• Data sharing with third parties. Data holders are under an obligation to make the in-scope data available to third parties under fair, reasonable and non-discriminatory terms and conditions and in a transparent manner.
  • Data sharing with public sector bodies. In circumstances of high public interest, such as natural disasters, private data holders are, upon request (that must meet certain formal requirements), required to make the data available to public EU institutions. Personal data can only be requested in cases of exceptional need; for example, when it is necessary to respond to a public emergency and the public sector entities are unable to obtain such data by alternative means in a timely and effective manner under equivalent conditions.
  • Design requirements and transparency. In-scope products must be designed and manufactured, and in-scope services must be provided in a way that allows users to access the data by default, in an easy and secure manner, free of charge and in a structured, commonly used and machine-readable format.
  • Unfair contractual terms. In order to prevent the abuse of imbalances in B2B relationships, unfair contractual terms concerning access to, and the use of, data are prohibited. A contractual term is unfair if it deviates from good commercial practice in data access and use, contrary to good faith and fair dealing.
  • Unlawful international governmental access and transfer. To prevent international and third-country governmental access and transfer of non-personal data held in the EU that could create a conflict with EU law or national law, providers of data processing services must implement adequate technical, organizational and legal measures, including contractual agreements, to protect the data.
  • Service switching and interoperability. Data and cloud interoperability rules require data processing service providers to take specific measures in order to enable end users to effectively switch between cloud and edge service providers, or to use several providers at the same time. In addition, data processing service providers must facilitate interoperability between data processing services, including by ensuring compatibility with open interoperability specifications and harmonized standards.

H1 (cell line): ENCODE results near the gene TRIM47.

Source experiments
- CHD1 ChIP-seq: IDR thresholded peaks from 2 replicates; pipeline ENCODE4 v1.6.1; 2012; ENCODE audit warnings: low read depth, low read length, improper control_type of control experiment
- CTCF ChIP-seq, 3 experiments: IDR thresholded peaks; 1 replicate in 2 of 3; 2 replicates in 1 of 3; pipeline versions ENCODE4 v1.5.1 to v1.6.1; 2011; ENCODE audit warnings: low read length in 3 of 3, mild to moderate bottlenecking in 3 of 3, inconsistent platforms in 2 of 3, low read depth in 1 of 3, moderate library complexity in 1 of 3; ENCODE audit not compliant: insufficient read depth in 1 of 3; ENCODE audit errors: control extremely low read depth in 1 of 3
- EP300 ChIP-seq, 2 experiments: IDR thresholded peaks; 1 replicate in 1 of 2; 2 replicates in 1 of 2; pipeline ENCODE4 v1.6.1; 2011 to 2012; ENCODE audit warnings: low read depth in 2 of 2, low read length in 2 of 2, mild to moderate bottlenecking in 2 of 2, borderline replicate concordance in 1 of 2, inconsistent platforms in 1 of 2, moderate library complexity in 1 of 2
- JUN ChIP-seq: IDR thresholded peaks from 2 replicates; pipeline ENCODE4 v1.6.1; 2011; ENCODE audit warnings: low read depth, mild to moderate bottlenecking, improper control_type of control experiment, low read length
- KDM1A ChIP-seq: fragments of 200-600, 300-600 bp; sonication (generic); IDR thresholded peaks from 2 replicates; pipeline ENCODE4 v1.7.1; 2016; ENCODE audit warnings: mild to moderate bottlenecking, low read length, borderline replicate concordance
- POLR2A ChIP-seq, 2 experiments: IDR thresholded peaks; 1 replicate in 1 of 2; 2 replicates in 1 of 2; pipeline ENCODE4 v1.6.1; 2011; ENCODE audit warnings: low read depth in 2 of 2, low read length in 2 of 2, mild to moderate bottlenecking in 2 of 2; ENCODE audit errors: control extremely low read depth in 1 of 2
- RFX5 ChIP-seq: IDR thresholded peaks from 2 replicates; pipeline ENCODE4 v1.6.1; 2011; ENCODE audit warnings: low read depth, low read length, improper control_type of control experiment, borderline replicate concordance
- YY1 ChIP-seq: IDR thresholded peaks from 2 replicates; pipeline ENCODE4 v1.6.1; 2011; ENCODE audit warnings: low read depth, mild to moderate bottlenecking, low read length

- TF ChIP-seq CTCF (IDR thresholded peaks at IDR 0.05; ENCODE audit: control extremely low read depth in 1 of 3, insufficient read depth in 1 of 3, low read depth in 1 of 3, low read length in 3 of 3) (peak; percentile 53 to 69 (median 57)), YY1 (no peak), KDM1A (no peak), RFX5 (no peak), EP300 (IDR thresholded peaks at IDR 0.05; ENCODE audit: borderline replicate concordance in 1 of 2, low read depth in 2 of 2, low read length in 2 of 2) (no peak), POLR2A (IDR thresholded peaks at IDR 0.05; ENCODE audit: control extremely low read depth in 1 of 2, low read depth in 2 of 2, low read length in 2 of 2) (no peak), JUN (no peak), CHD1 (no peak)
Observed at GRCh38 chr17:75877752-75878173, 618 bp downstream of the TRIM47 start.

• Restrictions for Gatekeepers. Gatekeepers cannot benefit from the new right of the user to share data with third parties; i.e., they can neither share data themselves nor receive such data, as it is prohibited to make data available to designated gatekeepers.

Relationship with the GDPR

While the scope of the GDPR is limited to personal data, the Data Act applies to both personal data and non-personal data, which means that its scope of application is clearly broader. However, according to Article 1(5) of the Data Act, the Data Act is without prejudice to the GDPR (and other national and EU law on the protection of personal data and privacy), including the powers and competences of supervisory authorities and the rights of data subjects. Where personal data is generated from connected products or related services, the requirements of both the Data Act and the GDPR must be satisfied.